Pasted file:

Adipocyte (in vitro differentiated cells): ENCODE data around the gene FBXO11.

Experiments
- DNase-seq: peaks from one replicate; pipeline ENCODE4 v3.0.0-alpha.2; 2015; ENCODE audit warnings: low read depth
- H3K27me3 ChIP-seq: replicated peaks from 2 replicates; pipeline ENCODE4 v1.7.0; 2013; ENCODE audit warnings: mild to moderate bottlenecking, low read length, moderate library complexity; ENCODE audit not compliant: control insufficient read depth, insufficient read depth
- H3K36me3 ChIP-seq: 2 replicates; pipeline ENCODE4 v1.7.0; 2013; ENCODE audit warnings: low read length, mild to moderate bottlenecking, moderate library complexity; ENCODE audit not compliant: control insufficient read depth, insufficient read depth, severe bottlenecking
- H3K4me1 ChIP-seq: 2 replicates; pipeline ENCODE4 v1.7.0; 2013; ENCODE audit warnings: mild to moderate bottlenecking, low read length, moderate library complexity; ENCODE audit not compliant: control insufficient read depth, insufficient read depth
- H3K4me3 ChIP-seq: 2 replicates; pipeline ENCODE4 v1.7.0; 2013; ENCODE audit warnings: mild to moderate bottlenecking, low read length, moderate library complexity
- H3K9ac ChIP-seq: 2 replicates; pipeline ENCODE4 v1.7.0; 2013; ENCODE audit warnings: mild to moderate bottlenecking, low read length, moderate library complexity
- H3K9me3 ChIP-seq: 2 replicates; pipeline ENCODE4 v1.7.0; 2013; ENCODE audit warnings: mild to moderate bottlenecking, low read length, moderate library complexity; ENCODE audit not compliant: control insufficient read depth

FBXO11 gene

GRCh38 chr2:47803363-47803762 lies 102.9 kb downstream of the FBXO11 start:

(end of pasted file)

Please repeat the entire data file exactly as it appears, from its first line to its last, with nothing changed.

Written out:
Adipocyte (in vitro differentiated cells): ENCODE data around the gene FBXO11.

Experiments
- DNase-seq: peaks from one replicate; pipeline ENCODE4 v3.0.0-alpha.2; 2015; ENCODE audit warnings: low read depth
- H3K27me3 ChIP-seq: replicated peaks from 2 replicates; pipeline ENCODE4 v1.7.0; 2013; ENCODE audit warnings: mild to moderate bottlenecking, low read length, moderate library complexity; ENCODE audit not compliant: control insufficient read depth, insufficient read depth
- H3K36me3 ChIP-seq: 2 replicates; pipeline ENCODE4 v1.7.0; 2013; ENCODE audit warnings: low read length, mild to moderate bottlenecking, moderate library complexity; ENCODE audit not compliant: control insufficient read depth, insufficient read depth, severe bottlenecking
- H3K4me1 ChIP-seq: 2 replicates; pipeline ENCODE4 v1.7.0; 2013; ENCODE audit warnings: mild to moderate bottlenecking, low read length, moderate library complexity; ENCODE audit not compliant: control insufficient read depth, insufficient read depth
- H3K4me3 ChIP-seq: 2 replicates; pipeline ENCODE4 v1.7.0; 2013; ENCODE audit warnings: mild to moderate bottlenecking, low read length, moderate library complexity
- H3K9ac ChIP-seq: 2 replicates; pipeline ENCODE4 v1.7.0; 2013; ENCODE audit warnings: mild to moderate bottlenecking, low read length, moderate library complexity
- H3K9me3 ChIP-seq: 2 replicates; pipeline ENCODE4 v1.7.0; 2013; ENCODE audit warnings: mild to moderate bottlenecking, low read length, moderate library complexity; ENCODE audit not compliant: control insufficient read depth

FBXO11 gene

GRCh38 chr2:47803363-47803762 lies 102.9 kb downstream of the FBXO11 start: